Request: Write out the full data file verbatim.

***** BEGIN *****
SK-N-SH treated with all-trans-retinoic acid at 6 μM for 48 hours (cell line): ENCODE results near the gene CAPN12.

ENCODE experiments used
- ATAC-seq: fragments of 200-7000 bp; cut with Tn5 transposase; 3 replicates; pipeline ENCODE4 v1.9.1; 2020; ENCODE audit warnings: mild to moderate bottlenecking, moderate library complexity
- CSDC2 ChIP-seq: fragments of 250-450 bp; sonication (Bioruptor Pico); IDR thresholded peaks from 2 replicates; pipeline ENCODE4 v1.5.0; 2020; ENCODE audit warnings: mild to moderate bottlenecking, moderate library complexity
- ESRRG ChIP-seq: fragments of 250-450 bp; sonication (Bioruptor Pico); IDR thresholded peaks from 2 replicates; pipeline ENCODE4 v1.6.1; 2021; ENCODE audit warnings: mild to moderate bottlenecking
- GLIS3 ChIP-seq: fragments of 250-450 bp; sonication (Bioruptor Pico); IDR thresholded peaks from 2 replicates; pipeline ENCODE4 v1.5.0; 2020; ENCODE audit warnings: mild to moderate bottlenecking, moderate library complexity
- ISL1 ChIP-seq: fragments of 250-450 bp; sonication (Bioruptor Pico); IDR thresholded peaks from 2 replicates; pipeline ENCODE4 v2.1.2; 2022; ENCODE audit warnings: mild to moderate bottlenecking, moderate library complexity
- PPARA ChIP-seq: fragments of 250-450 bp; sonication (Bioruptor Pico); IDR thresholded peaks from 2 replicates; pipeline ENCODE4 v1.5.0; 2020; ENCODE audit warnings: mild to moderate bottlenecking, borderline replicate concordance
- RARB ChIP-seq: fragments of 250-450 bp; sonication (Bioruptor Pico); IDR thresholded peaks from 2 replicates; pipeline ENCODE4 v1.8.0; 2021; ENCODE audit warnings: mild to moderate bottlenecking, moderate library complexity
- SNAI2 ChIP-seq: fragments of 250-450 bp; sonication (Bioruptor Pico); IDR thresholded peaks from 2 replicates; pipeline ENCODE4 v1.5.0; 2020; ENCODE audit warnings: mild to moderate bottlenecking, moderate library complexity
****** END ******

SK-N-SH treated with all-trans-retinoic acid at 6 μM for 48 hours (cell line): ENCODE results near the gene CAPN12.

ENCODE experiments used
- ATAC-seq: fragments of 200-7000 bp; cut with Tn5 transposase; 3 replicates; pipeline ENCODE4 v1.9.1; 2020; ENCODE audit warnings: mild to moderate bottlenecking, moderate library complexity
- CSDC2 ChIP-seq: fragments of 250-450 bp; sonication (Bioruptor Pico); IDR thresholded peaks from 2 replicates; pipeline ENCODE4 v1.5.0; 2020; ENCODE audit warnings: mild to moderate bottlenecking, moderate library complexity
- ESRRG ChIP-seq: fragments of 250-450 bp; sonication (Bioruptor Pico); IDR thresholded peaks from 2 replicates; pipeline ENCODE4 v1.6.1; 2021; ENCODE audit warnings: mild to moderate bottlenecking
- GLIS3 ChIP-seq: fragments of 250-450 bp; sonication (Bioruptor Pico); IDR thresholded peaks from 2 replicates; pipeline ENCODE4 v1.5.0; 2020; ENCODE audit warnings: mild to moderate bottlenecking, moderate library complexity
- ISL1 ChIP-seq: fragments of 250-450 bp; sonication (Bioruptor Pico); IDR thresholded peaks from 2 replicates; pipeline ENCODE4 v2.1.2; 2022; ENCODE audit warnings: mild to moderate bottlenecking, moderate library complexity
- PPARA ChIP-seq: fragments of 250-450 bp; sonication (Bioruptor Pico); IDR thresholded peaks from 2 replicates; pipeline ENCODE4 v1.5.0; 2020; ENCODE audit warnings: mild to moderate bottlenecking, borderline replicate concordance
- RARB ChIP-seq: fragments of 250-450 bp; sonication (Bioruptor Pico); IDR thresholded peaks from 2 replicates; pipeline ENCODE4 v1.8.0; 2021; ENCODE audit warnings: mild to moderate bottlenecking, moderate library complexity
- SNAI2 ChIP-seq: fragments of 250-450 bp; sonication (Bioruptor Pico); IDR thresholded peaks from 2 replicates; pipeline ENCODE4 v1.5.0; 2020; ENCODE audit warnings: mild to moderate bottlenecking, moderate library complexity